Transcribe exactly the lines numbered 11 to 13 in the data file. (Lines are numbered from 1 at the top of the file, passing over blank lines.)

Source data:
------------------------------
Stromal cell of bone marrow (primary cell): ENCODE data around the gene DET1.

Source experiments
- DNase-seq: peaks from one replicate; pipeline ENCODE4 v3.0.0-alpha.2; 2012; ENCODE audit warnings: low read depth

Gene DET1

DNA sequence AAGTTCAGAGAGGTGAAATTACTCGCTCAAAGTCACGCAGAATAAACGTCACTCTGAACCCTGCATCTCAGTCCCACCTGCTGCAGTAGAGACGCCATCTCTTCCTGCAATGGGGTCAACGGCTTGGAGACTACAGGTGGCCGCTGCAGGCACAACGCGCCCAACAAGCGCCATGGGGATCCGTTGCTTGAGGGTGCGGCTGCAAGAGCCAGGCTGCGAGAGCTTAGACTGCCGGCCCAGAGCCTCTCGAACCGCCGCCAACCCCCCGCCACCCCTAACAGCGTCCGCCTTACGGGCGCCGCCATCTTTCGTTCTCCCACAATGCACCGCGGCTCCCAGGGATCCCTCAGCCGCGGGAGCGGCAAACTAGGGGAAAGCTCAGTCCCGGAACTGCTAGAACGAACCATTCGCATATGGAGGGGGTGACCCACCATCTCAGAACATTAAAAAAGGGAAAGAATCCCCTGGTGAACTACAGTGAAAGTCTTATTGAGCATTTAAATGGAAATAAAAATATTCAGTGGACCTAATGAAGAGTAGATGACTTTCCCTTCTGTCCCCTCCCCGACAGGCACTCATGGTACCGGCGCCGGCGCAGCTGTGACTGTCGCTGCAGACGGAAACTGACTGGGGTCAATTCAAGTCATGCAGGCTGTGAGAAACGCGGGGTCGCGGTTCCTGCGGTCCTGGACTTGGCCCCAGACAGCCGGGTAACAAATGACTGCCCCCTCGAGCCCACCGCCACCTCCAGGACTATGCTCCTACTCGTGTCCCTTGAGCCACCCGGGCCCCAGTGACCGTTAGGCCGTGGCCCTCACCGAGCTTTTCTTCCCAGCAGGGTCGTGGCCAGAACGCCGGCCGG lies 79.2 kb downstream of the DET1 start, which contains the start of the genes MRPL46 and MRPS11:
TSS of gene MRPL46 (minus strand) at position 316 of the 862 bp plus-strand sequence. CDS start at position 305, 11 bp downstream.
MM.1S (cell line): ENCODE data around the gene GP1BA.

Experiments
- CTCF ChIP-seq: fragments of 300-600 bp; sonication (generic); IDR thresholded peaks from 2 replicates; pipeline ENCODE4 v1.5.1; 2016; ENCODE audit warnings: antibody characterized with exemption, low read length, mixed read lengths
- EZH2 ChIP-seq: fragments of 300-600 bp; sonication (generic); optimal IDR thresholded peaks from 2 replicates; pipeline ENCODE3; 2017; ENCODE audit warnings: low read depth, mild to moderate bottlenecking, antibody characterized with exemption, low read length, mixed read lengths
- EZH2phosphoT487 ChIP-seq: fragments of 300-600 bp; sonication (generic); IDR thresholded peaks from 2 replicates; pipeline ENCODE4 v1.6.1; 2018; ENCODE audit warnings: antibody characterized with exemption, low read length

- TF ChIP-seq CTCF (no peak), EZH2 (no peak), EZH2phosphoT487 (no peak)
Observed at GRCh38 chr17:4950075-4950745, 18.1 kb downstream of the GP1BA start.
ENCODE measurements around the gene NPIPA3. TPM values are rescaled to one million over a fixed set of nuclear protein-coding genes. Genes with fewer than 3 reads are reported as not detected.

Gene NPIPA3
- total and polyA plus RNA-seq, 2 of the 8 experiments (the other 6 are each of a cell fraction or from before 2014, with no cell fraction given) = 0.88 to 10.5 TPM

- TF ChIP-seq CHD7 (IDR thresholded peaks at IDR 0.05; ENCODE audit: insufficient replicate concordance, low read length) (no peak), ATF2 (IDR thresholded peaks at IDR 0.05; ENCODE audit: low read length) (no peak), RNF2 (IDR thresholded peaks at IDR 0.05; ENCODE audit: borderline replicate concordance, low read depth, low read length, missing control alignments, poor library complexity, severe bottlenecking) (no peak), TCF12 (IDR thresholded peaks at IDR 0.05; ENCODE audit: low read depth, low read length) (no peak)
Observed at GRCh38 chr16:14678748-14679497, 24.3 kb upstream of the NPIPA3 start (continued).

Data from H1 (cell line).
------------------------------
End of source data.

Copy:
- EZH2phosphoT487 ChIP-seq: fragments of 300-600 bp; sonication (generic); IDR thresholded peaks from 2 replicates; pipeline ENCODE4 v1.6.1; 2018; ENCODE audit warnings: antibody characterized with exemption, low read length

- TF ChIP-seq CTCF (no peak), EZH2 (no peak), EZH2phosphoT487 (no peak)
Observed at GRCh38 chr17:4950075-4950745, 18.1 kb downstream of the GP1BA start.